European Journal of Epidemiology

, Volume 30, Issue 5, pp 425–433 | Cite as

Dietary glycemic load and risk of cognitive impairment in women: findings from the EPIC-Naples cohort

  • Vittorio SimeonEmail author
  • Paolo Chiodini
  • Amalia Mattiello
  • Sabina Sieri
  • Camilla Panico
  • Furio Brighenti
  • Vittorio Krogh
  • Salvatore Panico


Cognitive impairment is a common cause of morbidity in the elderly. The relationship between dietary habits and cognitive impairment in a female population living in the metropolitan area of Naples, in the Mediterranean part of Italy, has been evaluated in the Naples EPIC prospective cohort study. The study cohort, enrolled between 1993 and 1997, is composed of 5062 women aged 30–69 years. At time of enrolment anthropometric measures were performed and information about socio-demographic details, clinical data, lifestyle and dietary habits were collected. During 2008 and 2009, women 65 years of age or older received a telephone interview to evaluate cognitive status (TICS); the derived score was used as proxy of cognitive impairment. Analyses were carried out on 1514 participants. Linear regression model showed negative association between TICS score and, respectively, age at baseline (β = −.31, 95 % CI −.34, −.24), body mass index (BMI) (β = −.08, 95 % CI −.16, −.01), and glycemic load (GL) (β = −.02, 95 % CI −.03, −.01), whereas education level (β = 0.62, 95 % CI .56, .69) showed positive association. A logistic regression model, used to evaluate determinants of the low cognitive score (TICS score ≤ 15, 1st tertile), confirmed association for previous variables [age (OR 1.1, 95 % CI 1.08, 1.15); BMI (OR 1.03, 95 % CI 1.001, 1.07); GL (OR 1.005, 95 % CI 1.001, 1.011); education level (OR .82, 95 % CI .79, .84)] with, in addition, type II diabetes (OR 1.85, 95 % CI 1.014, 3.4). This study indicates that GL may play a role in determining risk of cognitive impairment, besides age, BMI, education and diabetes.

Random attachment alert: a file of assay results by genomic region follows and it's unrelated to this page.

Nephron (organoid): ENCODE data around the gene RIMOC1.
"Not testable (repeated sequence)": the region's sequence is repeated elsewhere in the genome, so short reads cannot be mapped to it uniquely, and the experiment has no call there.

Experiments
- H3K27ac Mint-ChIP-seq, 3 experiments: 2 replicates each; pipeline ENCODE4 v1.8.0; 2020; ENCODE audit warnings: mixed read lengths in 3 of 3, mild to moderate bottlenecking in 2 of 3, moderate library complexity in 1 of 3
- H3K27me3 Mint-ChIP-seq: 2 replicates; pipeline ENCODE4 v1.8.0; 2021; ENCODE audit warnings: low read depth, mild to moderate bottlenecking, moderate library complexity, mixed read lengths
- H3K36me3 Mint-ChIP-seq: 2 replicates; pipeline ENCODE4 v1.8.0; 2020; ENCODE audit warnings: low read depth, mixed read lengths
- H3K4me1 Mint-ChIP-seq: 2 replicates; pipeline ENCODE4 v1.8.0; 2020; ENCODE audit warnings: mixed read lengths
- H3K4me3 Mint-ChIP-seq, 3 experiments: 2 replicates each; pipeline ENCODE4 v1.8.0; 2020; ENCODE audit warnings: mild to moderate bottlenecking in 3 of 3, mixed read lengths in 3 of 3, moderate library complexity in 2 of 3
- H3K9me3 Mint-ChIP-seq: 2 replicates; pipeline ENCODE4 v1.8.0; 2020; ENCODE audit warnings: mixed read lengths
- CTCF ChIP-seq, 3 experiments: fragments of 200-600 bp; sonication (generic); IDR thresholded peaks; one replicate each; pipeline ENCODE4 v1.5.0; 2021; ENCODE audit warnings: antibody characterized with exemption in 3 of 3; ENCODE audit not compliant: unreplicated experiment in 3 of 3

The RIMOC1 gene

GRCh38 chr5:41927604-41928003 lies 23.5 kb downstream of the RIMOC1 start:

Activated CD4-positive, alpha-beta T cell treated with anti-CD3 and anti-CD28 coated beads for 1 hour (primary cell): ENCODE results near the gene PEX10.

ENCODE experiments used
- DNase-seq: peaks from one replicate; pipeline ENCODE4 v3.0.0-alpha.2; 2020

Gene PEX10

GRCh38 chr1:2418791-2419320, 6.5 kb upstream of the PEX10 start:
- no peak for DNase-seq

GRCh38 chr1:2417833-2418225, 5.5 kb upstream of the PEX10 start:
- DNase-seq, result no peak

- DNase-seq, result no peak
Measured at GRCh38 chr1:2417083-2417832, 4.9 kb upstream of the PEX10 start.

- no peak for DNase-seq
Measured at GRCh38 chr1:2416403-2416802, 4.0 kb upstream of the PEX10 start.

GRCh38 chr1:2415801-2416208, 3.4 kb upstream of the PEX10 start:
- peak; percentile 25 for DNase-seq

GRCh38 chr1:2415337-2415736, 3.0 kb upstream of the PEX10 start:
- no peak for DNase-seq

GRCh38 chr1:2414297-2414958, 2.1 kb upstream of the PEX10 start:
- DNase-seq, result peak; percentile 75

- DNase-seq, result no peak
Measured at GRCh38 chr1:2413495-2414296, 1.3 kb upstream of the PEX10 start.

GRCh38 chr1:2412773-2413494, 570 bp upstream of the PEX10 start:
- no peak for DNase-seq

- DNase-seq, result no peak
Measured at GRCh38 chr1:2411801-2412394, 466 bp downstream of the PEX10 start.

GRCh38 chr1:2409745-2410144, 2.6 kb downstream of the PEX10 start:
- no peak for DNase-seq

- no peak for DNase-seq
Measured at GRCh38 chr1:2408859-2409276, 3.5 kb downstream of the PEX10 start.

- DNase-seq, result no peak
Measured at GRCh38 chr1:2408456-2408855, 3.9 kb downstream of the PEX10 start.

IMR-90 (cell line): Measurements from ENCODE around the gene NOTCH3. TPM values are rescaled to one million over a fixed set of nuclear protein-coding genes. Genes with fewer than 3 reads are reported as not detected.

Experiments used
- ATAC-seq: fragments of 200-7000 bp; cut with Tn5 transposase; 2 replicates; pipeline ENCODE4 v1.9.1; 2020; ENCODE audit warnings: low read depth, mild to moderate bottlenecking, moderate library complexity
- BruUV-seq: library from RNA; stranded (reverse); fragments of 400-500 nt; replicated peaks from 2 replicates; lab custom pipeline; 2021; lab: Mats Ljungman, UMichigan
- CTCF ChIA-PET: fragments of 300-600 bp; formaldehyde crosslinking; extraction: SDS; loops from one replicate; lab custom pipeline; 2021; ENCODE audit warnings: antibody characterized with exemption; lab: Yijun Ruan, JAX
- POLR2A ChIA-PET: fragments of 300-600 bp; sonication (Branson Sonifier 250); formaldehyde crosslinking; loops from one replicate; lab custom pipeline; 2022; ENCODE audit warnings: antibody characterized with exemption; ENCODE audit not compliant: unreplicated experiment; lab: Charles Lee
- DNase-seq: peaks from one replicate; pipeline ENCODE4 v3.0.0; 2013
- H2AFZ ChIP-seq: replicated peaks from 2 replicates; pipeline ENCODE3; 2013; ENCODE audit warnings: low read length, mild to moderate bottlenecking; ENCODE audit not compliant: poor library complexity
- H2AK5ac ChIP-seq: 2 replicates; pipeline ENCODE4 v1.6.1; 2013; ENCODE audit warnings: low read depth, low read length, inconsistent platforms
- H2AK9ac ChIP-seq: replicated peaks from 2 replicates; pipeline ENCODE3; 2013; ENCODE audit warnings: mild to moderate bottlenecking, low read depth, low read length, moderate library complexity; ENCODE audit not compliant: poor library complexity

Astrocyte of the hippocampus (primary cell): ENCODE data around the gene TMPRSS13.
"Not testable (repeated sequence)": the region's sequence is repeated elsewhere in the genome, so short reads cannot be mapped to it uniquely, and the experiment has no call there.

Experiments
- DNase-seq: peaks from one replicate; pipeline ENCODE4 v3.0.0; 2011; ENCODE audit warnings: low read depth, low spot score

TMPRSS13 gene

Glycemic load Cognitive impairment Women Dietary habits 



The authors would like to acknowledge the scientific support of the Master in Epidemiology of the University of Turin and the Compagnia di San Paolo Foundation (no-profit foundation).

Conflict of interest

The authors declare that they have no conflict of interest.


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Copyright information

© Springer Science+Business Media Dordrecht 2015

Authors and Affiliations

  • Vittorio Simeon
    • 1
    Email author
  • Paolo Chiodini
    • 2
  • Amalia Mattiello
    • 3
  • Sabina Sieri
    • 4
  • Camilla Panico
    • 5
  • Furio Brighenti
    • 6
  • Vittorio Krogh
    • 4
  • Salvatore Panico
    • 3
  1. 1.Laboratory of Pre-Clinical and Translational ResearchIRCCS CROB - Referral Cancer Center of BasilicataRionero in VultureItaly
  2. 2.Medical Statistics UnitSecond University of NaplesNaplesItaly
  3. 3.Dipartimento di Medicina Clinica e ChirugiaFederico II UniversityNaplesItaly
  4. 4.Epidemiology and Prevention UnitFondazione IRCCS Istituto Nazionale dei TumoriMilanItaly
  5. 5.School of MedicineFederico II UniversityNaplesItaly
  6. 6.Department of Food ScienceUniversity of ParmaParmaItaly

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